In addition to those annual gatherings of scholar/practitioners who get together to discuss and encounter the work of their peers, there are those interesting word-of-mouth events. You know the type: You might have seen the mention of it at the edge of the little circle of light you work in, and then – after it’s over – you start hearing from friends or acquaintances that you missed something amazing, and that thing is suddenly no longer at the edge of your little circle of light.
Vienna-based composer, guitarist, and Christian Fennesz needs no introduction for Max enthusiasts who’ve loved his work from before the turn of the century - from his visionary solo recordings to his collaborations with artists as diverse as Ryuichi Sakamoto, Keith Rowe, King Midas Sound, David Sylvian, and Jim O’Rourke. Although he’s in the midst of the recording/production cycle for a new recording, Christian was kind enough to sit down for a brief chat, and he shared a cut from Agora, his upcoming project.
The Max world is full of users who use the udpsend and udpreceive pair of Max objects to transfer Max messages to other machines or devices on a network for sharing, syncing or working on projects larger than a single machine. The new Max Zero package now makes things even easier by providing a trio of new Max externals that support Zero Configuration Networking (also known as Bonjour or ZeroConf).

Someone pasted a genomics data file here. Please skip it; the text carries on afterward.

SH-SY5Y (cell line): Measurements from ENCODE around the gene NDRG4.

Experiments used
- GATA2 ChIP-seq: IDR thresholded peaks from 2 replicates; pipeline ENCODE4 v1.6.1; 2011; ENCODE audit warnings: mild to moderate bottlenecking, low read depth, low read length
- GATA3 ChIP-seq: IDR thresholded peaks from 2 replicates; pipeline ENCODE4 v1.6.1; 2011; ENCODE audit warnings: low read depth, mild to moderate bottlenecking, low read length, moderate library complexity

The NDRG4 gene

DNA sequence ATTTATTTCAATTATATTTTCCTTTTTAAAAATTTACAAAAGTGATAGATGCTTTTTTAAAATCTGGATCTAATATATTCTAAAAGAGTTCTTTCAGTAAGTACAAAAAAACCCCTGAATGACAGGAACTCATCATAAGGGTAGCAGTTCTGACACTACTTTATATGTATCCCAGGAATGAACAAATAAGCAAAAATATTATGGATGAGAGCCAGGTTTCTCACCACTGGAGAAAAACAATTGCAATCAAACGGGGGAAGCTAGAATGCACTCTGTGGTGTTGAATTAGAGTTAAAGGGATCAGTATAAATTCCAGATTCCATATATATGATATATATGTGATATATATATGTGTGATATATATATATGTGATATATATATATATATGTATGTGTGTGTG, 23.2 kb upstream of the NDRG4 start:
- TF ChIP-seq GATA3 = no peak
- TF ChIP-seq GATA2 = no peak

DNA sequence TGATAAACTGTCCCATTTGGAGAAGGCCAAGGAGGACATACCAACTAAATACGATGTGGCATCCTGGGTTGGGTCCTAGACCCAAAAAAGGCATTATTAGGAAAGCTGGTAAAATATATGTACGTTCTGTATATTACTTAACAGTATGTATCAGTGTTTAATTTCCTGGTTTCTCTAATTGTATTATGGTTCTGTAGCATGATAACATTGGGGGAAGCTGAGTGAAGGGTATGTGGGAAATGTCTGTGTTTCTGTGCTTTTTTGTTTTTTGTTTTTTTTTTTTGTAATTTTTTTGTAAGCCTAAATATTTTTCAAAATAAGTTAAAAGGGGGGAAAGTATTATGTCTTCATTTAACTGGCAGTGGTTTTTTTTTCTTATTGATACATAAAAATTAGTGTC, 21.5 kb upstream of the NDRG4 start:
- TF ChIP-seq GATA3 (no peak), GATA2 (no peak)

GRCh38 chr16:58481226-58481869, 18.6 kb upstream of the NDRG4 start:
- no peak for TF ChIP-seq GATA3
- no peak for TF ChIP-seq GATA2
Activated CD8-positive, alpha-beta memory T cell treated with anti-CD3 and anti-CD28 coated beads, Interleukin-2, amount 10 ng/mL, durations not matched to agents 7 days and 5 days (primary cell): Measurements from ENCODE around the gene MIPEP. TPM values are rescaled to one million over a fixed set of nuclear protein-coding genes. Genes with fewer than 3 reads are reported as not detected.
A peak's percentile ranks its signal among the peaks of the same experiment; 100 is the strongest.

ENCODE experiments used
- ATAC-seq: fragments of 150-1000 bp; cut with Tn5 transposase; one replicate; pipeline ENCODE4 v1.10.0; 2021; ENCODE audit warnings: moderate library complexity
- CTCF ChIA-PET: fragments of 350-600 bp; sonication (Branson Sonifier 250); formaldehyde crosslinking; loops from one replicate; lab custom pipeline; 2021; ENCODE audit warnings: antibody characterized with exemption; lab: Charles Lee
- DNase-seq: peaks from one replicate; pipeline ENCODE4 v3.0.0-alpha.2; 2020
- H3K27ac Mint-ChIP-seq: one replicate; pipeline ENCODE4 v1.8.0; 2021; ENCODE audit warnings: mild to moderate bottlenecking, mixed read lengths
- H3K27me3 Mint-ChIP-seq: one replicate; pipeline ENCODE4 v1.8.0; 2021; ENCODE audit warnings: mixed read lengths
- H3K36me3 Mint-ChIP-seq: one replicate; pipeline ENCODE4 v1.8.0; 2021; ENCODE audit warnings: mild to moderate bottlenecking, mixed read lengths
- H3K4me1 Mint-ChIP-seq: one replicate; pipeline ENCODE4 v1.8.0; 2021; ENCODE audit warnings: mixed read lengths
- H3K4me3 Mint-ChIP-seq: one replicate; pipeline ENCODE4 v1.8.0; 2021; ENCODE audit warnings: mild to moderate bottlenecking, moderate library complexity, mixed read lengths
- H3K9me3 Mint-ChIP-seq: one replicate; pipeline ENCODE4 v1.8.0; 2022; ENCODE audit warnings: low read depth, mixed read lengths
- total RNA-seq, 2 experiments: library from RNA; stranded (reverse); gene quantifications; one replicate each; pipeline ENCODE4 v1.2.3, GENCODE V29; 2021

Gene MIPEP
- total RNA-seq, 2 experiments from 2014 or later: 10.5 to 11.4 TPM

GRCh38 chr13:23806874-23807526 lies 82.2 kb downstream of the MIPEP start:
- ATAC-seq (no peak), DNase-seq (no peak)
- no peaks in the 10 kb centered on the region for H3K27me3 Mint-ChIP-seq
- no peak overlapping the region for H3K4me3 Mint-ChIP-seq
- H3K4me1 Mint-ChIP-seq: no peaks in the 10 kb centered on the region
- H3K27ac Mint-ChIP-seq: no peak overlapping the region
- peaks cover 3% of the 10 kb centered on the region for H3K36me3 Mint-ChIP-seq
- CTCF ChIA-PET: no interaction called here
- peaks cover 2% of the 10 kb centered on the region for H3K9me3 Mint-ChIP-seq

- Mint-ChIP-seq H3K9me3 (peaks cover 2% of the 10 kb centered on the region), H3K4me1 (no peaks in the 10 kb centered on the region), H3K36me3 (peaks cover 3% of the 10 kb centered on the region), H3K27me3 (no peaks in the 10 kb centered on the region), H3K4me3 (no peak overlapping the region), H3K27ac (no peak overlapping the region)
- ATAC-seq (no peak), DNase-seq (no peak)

Max programmers are used to having examples to build upon to create new work. The Node for Max (N4M) feature is using Github repositories to share the work - and make it more inclusive for customer to share their work. In this article, we dig into the details of the N4M Github repositories, what you'll find there, and how you can contribute.
The Znibbles website is a great locale for intermediate-to-advanced tutorials for the interested Max and Node for Max developer. In this article, Darwin chats with its creator - Julian Rubisch - to find out about its origins and where it is going.
I ran into something amazing while I was down in Mexico City recently working on a project with my friends at Pac Interactive. They took me to a gallery opening/presentation that featured a band of Cumbia-playing robots. This plucky little robot band was the work of José de la O and his students at the Monterrey Institute of Technology, and of course I just had to know a little more about the project. José was kind enough to take some time to talk to me about the work.
I’ve been thinking a lot about step sequencers recently, and about different approaches to the idea. I’d like to introduce you to one of those sequencers in its hardware and software incarnations - Scott Stites' Klee sequencer.
Here’s a little Max-centric change ringing to ring in your New Year